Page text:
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Part II: Divorce & Family Law During the COVID-19 Crisis – Divorce + Pandemic = Uncertainty

June 8, 2020

In the best of cases, divorce is a complicated situation laced with difficult decisions, wide-ranging emotions, and the weight of uncertainty as you worry whether or not you can get a suitable result. Add a worldwide pandemic and a closed court system into the mix and you only compound an already stressful condition. Suddenly, you are faced with even more layers of complexity in an already challenging and chaotic process.

Many people who were contemplating divorce before COVID-19 find themselves in even more untenable circumstances now. Being confined at home has stretched some relationships to the brink and left others wondering if and how they can proceed with the divorce/custody process in the current environment and strained financial resources.

Now as the court system begins to reopen according to slowly phased in schedules, the system will be understandably backlogged for awhile. Except in cases of emergency, courts will need to reschedule trials canceled during the past several months before even considering hearing new matters.

So what does this mean for your divorce plans? Well, if you were already negotiating or mediating your divorce matter at the time the quarantine began, hopefully, you were able to continue that process in some fashion by electronic means and can continue bringing the matter to closure. If divorce litigation was already in process at the time of the pandemic, you will likely receive a new schedule of upcoming court appearances and deadlines. If you have not yet begun the process of divorce but needed to do so, you should consider consulting with an experienced family law attorney NOW. The sooner you can get your individual matter entered into the court’s queue, or the sooner you begin some form of alternative dispute resolution process (e.g. mediation), the sooner you are likely to reach resolution.

A few considerations for those who have already begun the process:

As employers are forced to lay off employees and businesses unfortunately close, household incomes will invariably be affected. As a result, financial documents may need to be updated.

If you own a home or other real estate, your property values may have changed and a new appraisal may be needed as real property sales may have stalled for the moment. Uncertainty in the job market may also have a long-term impact on the value of your home or other real estate and the new value will be an important factor to consider in your divorce strategy.

If you already have a settlement agreement, you may want to consider exploring the possibility for revision based upon the situation at hand. Monthly incomes may have decreased and the value of your 401K may have declined substantially. Check your settlement agreement and see what, if any, procedures are required for modifications.

Probably the most pressing issue at the moment will be related to child custody. Custody issues during divorce are already challenging, but given the fact your children’s lives have been as upended and disrupted by the pandemic as yours only makes the situation more complicated. Children whose parents are getting divorce generally look to the structure of school and camp to provide stability during a difficult time of transition. Yet, with schools and camps closed for the foreseeable future, parents must be prepared to be creative in solving child custody issues. Specifically, child custody and time sharing arrangements are something you can address right now with the other parent. You should consider each possible custody scenario and arrangement going forward to determine what is presently in your children’s interests. Who will take care of the children if schools remain closed and there are no summer camps or daycare facilities open but one or both parents must return to work? Can you and the other parent effectively communicate and work together to co-parent during these difficult times or have custody issues become an emergency that you can ask the courts to address immediately?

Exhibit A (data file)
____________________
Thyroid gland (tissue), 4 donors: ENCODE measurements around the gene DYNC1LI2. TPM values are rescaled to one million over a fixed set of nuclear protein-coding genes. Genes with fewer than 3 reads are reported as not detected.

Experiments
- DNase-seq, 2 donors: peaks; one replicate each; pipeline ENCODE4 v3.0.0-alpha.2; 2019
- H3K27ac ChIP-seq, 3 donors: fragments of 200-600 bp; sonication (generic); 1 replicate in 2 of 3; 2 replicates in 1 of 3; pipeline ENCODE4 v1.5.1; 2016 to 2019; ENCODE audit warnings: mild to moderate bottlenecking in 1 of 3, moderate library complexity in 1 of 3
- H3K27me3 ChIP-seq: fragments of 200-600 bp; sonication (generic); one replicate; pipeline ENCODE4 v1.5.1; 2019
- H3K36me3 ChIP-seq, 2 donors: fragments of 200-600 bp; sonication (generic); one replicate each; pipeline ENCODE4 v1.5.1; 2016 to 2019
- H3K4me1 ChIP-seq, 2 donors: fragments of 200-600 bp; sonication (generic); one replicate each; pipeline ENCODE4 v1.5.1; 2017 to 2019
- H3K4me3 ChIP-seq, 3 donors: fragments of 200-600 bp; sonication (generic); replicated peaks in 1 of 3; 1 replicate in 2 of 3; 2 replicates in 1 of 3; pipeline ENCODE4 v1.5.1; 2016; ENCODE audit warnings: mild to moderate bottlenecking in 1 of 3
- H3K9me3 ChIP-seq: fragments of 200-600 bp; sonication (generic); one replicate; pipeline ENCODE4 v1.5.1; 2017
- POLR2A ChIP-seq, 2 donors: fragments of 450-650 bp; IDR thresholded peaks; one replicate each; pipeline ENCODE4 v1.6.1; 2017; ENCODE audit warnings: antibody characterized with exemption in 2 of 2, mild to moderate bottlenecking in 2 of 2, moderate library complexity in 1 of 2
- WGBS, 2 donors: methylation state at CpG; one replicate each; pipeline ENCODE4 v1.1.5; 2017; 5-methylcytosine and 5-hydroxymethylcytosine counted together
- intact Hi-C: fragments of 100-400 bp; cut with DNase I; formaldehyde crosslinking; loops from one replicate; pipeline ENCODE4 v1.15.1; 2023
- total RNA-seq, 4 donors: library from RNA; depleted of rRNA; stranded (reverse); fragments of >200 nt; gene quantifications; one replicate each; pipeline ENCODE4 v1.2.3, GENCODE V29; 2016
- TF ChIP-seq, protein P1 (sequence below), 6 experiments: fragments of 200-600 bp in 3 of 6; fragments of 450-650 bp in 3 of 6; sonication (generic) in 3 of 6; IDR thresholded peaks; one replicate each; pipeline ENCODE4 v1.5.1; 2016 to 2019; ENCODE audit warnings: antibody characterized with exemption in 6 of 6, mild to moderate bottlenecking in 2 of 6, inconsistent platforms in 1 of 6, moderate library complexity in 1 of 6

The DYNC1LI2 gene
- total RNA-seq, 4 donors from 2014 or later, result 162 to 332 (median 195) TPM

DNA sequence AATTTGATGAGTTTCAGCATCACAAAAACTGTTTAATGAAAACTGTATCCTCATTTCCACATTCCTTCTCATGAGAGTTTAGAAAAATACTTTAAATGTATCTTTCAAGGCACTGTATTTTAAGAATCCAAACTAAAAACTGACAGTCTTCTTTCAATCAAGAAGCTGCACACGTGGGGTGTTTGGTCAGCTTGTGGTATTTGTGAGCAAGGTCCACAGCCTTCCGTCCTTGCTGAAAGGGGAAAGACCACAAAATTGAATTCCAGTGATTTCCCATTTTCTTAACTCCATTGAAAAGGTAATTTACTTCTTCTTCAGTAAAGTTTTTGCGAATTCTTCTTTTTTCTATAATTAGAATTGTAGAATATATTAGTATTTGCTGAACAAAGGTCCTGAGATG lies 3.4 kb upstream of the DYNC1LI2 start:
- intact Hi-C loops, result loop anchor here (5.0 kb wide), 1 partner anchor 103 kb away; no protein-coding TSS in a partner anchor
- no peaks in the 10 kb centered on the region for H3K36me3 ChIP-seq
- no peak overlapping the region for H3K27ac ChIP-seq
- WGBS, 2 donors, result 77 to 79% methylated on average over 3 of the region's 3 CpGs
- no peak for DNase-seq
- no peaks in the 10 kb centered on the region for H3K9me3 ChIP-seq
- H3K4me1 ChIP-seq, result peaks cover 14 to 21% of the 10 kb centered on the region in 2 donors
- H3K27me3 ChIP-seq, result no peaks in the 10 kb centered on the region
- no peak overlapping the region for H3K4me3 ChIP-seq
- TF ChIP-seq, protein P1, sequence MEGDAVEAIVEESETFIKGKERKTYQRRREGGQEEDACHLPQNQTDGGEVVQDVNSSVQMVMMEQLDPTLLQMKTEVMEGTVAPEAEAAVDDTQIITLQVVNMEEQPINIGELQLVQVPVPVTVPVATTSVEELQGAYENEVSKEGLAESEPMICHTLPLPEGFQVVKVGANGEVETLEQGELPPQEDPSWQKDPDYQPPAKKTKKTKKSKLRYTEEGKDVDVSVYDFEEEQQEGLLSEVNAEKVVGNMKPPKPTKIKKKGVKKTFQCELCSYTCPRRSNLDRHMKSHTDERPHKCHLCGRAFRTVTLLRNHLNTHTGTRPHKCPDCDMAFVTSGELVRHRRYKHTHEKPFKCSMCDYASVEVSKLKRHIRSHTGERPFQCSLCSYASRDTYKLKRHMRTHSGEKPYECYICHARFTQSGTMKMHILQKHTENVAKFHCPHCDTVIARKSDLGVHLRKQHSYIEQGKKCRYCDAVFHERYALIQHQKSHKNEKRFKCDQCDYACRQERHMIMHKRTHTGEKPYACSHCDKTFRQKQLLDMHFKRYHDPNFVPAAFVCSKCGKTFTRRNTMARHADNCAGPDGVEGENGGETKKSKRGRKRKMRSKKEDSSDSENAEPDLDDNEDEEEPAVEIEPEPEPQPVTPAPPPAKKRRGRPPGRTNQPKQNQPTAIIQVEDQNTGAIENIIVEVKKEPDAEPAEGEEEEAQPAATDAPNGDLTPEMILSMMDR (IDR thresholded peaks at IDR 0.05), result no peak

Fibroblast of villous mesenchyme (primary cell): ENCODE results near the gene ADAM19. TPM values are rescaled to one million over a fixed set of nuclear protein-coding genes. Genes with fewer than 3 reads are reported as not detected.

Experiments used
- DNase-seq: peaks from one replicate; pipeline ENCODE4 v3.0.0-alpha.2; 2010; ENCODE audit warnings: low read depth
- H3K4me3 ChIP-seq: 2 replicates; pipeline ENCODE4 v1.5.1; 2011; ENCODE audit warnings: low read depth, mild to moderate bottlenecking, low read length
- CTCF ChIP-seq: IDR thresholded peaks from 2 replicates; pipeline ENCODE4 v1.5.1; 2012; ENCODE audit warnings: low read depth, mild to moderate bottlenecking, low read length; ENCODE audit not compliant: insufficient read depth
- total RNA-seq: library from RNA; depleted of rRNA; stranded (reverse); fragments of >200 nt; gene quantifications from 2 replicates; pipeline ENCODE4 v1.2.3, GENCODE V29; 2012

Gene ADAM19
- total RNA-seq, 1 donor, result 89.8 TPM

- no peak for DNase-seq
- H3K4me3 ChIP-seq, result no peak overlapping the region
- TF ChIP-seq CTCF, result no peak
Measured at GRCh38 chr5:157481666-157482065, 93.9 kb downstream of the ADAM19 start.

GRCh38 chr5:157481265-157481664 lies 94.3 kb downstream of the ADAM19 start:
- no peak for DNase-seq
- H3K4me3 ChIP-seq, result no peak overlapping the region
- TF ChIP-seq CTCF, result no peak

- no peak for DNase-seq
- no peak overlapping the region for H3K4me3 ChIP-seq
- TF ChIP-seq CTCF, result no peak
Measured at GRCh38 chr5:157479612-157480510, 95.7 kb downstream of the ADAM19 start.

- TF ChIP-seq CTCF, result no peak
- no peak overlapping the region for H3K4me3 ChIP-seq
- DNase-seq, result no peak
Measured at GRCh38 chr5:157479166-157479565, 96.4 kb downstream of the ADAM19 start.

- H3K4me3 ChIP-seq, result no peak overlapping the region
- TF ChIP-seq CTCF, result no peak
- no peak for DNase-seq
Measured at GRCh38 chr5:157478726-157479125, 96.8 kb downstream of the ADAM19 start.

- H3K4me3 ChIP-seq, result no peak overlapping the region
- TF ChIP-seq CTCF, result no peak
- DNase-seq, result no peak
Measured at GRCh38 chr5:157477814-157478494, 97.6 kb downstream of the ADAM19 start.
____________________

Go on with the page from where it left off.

While you will not likely be able to solve all of the pending issues related to your divorce immediately, you can certainly proceed with your divorce by video conferencing with your attorney and other related professionals including divorce coaches, financial analysts, parent coordinators and accountants. And if divorce or custody litigation is necessary for whatever reason, you may lose valuable time if you do not start that process now.

Use the time you have right now to prepare for your divorce by gathering necessary financial information and property appraisals, consulting with your experienced family law attorney to discuss the option of whether to file suit or begin the negotiations necessary for an effective alternative dispute resolution process.

It is never a good idea to make rushed decisions just for the sake of being divorced. Yet, you can take advantage of this unplanned delay caused by the closure of the courts, and the world in general, to take a pause and gather the concrete information you need to move forward and settle financial and personal issues. Our seasoned divorce counsel know how to help you during these complex times. Their years of experience and sage advice can help you regain control of this process. Please contact the office of Shulman Rogers if one of our family law professionals can assist you.



The contents of this article are for informational purposes only and do not constitute legal advice. If you think you have a legitimate reason to deviate from your regular custody practice or current court custody orders, or if you are facing a custody refusal, please discuss your situation with a member of our experienced and respected Shulman Rogers Divorce and Family Law Group.